Are you nervous about certain expectations the Krypteria fans might have?
Ji-In: ,,I am very nervous [laughing], but this is what we do now and we cannot pretend something else. If people don’t like it, well that is fair enough but hopefully we can get to them and convince them we have a lot of fun with our music and I hope they will have fun with it too.’’

What are you most excited about in general with this new band?
Ji-In: ,,To get on stage. Really, we can’t wait to go out to see, to hear and to feel the reaction of the audience when they get to see us and to hear and to know our songs. It is so exciting. I just can’t wait to go on stage with these guys.’’
K: ,,It is really great to have this new band. Everybody who wants to see us gets to see us. Normally when you first start with a band you don’t have a perspective, it just happened. We are not exactly 22 years old anymore but we get the experience of a new band, and it feels very exciting and it is a very intense experience for us. We don’t know what others will think of the album but the four of us love this album so much we can’t wait to play live. You can’t take something like this for granted, it happens or it doesn’t happen. And in this case it worked and that is why we are so excited, we want to soak everything in that happens right now. You only release one first album and after that it won’t ever be like that again.’’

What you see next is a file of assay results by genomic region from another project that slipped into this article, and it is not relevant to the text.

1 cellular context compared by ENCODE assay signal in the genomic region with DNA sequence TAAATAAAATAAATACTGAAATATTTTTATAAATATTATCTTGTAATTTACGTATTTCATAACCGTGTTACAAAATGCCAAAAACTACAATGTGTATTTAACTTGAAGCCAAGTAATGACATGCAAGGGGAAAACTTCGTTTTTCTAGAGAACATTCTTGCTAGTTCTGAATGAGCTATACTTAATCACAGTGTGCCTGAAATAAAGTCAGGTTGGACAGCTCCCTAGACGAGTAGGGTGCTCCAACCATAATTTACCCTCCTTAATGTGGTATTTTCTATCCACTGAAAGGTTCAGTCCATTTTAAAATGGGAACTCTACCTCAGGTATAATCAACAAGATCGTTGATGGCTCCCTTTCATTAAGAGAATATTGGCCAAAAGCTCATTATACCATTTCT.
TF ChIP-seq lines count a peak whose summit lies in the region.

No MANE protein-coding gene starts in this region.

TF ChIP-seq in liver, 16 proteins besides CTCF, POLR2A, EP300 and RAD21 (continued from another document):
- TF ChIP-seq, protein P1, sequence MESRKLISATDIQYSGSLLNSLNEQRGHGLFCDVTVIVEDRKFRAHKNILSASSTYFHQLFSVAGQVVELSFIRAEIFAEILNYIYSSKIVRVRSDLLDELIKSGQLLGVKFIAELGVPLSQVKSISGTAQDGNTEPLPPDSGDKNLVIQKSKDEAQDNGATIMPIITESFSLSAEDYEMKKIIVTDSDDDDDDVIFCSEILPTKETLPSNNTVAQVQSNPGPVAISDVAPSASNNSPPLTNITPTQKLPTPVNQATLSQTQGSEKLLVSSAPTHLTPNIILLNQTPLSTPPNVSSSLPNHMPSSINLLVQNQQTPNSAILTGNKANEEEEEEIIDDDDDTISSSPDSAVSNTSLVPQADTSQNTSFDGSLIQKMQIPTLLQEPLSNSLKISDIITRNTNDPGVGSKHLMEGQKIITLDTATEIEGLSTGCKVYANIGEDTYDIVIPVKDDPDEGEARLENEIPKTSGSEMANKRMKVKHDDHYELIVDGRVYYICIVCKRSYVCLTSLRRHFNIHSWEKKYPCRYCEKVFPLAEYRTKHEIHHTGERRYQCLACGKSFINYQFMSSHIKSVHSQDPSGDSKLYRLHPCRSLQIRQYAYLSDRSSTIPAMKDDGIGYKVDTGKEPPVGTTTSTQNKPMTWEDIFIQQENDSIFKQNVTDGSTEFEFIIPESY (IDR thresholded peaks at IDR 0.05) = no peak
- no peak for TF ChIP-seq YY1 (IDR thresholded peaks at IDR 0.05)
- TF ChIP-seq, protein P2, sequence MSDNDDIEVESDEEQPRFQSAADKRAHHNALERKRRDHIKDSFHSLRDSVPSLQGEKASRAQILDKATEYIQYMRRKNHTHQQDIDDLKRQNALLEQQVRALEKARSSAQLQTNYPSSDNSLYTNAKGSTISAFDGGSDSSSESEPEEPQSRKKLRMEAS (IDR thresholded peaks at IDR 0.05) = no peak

Ji-In: ,,Yeah, we may not be in our twenties anymore but I really feel like a teenager again.’’



Having so much experience already as musicians is it easy for you to be smart thinking and acting with And Then She Came?
K: ,,We gathered a lot of experience, good and bad over the years and for us as a new band this is a really comfortable position. Plus you normally don’t get Alissa White-Gluz or Jen Majura that easy as guest performers on your debut album. We have been part of this community for a long time now and that makes many things a lot easier. You know who to ask if you have a question and you are not out there on your own. We also made the conscious decision to not file on to a record label but to take matters into our own hands. Not because we think record labels are bad because we had wonderful experiences in the past, but with And Then She Came we wanted to have the freedom and the flexibility to do whatever we want to do as a band. An opportunity is there for a second and we just took it.’’